Aberdeen University wins £5.1m grant to tackle fungal infections

New strategies needed to combat life-threatening invasive fungal infections

Left to right: Professor Gordon Brown, Professor Neil Gow and Professor Al Brown from the University of Aberdeen

The University of Aberdeen has been awarded £5.1m from the Wellcome Trust to lead a major UK collaboration to tackle the problem of fungal infections.

The Aberdeen Fungal Group – the biggest fungal research group in Britain and one of the largest in the world – will head the new Medical Mycology and Fungal Immunology Consortium, which will also be supported by scientists at Imperial College London and the Universities of Newcastle, Manchester, Birmingham, Kent, Exeter and other UK institutions.

The Consortium’s aims include:

  • Taking research from the lab into the clinic and pharmaceutical industry to develop better diagnostics and more effective treatments for fungal infections
  • Leading a research and training programme, harnessing UK expertise, to understand fungal infections and immunity to these diseases better and to train a new generation of scientists and clinicians
  • Promoting greater public awareness of fungal infections using channels such as You Tube and the Internet.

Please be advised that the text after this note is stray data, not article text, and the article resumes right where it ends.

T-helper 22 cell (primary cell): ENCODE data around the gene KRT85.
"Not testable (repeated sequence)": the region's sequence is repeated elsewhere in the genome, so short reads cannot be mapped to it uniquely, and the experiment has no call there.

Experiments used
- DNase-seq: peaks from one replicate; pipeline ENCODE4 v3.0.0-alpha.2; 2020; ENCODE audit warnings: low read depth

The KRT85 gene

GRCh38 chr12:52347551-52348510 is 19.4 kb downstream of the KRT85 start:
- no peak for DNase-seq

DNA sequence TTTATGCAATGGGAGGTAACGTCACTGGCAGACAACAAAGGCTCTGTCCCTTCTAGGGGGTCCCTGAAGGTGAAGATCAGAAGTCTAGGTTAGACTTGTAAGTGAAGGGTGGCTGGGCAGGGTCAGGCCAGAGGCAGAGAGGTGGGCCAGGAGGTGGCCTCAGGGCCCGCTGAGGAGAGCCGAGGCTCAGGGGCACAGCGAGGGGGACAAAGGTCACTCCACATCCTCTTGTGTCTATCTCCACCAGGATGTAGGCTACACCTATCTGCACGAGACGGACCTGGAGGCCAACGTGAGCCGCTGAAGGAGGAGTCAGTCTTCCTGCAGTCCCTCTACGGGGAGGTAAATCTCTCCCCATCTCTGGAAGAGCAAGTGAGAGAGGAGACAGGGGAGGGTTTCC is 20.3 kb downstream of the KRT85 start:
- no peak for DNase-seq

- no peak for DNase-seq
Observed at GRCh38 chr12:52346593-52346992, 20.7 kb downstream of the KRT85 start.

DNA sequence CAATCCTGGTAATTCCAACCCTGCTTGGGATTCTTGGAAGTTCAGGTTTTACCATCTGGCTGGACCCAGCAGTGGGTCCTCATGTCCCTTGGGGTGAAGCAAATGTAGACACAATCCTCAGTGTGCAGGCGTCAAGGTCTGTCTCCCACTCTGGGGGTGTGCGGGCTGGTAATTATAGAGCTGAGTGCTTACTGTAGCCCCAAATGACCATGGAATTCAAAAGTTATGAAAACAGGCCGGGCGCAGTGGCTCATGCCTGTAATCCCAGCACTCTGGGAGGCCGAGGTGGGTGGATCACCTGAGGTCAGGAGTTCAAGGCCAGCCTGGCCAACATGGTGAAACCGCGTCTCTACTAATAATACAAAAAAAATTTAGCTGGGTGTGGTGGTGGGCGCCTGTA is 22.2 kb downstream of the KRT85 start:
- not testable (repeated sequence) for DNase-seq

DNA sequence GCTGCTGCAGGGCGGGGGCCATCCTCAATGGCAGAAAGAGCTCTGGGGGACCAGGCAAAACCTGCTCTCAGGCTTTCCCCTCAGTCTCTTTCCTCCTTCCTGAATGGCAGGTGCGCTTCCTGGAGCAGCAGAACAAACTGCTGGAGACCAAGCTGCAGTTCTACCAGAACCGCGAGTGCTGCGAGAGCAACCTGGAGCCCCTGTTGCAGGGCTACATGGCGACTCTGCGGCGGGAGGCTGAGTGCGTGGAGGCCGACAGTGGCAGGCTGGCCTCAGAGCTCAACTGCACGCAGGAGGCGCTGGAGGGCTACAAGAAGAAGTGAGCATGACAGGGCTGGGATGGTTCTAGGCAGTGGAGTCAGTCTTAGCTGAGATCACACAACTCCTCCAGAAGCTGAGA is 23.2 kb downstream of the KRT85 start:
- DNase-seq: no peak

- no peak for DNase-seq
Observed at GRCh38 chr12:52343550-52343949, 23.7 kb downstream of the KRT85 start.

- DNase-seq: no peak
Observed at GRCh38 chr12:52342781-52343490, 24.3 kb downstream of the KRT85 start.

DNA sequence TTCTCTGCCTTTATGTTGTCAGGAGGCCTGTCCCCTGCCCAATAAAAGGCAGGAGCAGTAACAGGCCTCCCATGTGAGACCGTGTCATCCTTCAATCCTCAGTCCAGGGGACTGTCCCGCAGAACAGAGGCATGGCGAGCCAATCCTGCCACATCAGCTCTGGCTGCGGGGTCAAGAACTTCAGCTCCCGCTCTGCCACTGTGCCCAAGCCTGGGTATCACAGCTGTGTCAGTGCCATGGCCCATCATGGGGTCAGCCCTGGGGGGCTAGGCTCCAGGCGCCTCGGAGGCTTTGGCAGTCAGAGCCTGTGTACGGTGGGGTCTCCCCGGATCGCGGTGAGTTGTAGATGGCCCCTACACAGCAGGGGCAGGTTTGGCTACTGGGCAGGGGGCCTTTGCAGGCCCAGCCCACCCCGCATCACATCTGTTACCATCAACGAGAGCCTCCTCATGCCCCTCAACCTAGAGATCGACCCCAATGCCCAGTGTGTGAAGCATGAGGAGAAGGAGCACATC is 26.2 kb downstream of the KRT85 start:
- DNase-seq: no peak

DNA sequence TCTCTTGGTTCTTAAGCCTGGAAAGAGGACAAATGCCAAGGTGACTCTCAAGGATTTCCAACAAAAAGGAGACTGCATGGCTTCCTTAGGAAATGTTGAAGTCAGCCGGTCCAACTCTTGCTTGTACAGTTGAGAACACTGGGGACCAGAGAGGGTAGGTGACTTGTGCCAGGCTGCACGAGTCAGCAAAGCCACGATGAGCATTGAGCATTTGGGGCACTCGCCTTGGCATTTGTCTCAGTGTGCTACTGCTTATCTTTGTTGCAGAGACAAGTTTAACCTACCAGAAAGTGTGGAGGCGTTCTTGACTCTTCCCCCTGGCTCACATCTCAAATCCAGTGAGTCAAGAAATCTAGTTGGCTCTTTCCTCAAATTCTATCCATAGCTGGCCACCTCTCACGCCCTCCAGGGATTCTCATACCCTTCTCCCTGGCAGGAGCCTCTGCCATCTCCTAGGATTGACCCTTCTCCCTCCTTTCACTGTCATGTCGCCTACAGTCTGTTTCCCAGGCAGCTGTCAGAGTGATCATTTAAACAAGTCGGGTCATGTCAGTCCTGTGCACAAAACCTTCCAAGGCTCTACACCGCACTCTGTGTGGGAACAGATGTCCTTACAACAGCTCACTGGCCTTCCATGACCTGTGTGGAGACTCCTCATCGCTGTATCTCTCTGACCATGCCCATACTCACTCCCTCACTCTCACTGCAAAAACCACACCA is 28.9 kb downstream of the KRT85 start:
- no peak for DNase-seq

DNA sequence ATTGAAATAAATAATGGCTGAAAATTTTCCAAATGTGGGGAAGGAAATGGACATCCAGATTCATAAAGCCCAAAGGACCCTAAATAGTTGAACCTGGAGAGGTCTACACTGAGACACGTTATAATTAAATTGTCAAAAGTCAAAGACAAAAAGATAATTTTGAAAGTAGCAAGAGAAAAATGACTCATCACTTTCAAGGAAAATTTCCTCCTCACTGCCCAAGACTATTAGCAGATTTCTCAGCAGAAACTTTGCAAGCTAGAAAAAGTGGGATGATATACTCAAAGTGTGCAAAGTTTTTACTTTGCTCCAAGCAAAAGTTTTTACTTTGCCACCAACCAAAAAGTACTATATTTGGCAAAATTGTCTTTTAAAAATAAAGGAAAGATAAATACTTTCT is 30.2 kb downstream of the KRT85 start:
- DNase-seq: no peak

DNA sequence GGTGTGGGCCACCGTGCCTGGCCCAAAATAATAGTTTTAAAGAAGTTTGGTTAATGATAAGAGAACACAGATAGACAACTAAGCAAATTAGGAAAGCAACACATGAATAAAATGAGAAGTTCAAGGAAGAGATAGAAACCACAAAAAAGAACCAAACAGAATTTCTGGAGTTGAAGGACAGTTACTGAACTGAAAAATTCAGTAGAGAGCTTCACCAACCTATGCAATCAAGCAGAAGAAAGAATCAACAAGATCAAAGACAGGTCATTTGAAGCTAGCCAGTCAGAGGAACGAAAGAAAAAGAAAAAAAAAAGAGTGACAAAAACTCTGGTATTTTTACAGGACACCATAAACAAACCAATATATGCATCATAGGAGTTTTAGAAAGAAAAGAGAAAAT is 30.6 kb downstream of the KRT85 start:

Professor Neil Gow, chair in Microbiology at the University of Aberdeen, and director of the Consortium, said: ‘People are very familiar with superficial fungal infections, such as ringworm and athlete’s foot, which affect approximately a quarter of the world’s population and are usually easily treated.

‘Fungal infections of the mouth and genitals are also common – thrush is estimated to affect 75 million women each year – while oral infections are common in babies and denture wearers. Again these can be treated relatively easily in healthy patients.

‘However, invasive fungal infections in the major organs of the body are associated with high mortality rates.’

Gow said cancer, trauma and HIV patients, and those who have undergone bone and organ transplants, are more susceptible to fungal infections and new strategies are desperately needed to combat them as they can be life-threatening.

Professor Al Brown, a chair in Microbiology at the University of Aberdeen and Co-Director, added: ‘There are a number of different fungal pathogens but the big four that pose the most risk are Candida, Aspergillus, Pneumocystis and Cryptococcus. Each year Candida is estimated to cause 400,000 life-threatening systemic infections of the body’s major organs.

‘We need better treatment for fungal infections, better ways of diagnosing the problem and better understanding of its immunology and pathology and those are the challenges our consortium will tackle.’

The Consortium will also create 10 international PhD studentships, three clinical PhD studentships and six post-doctoral research assistant posts that will be spread across UK institutions.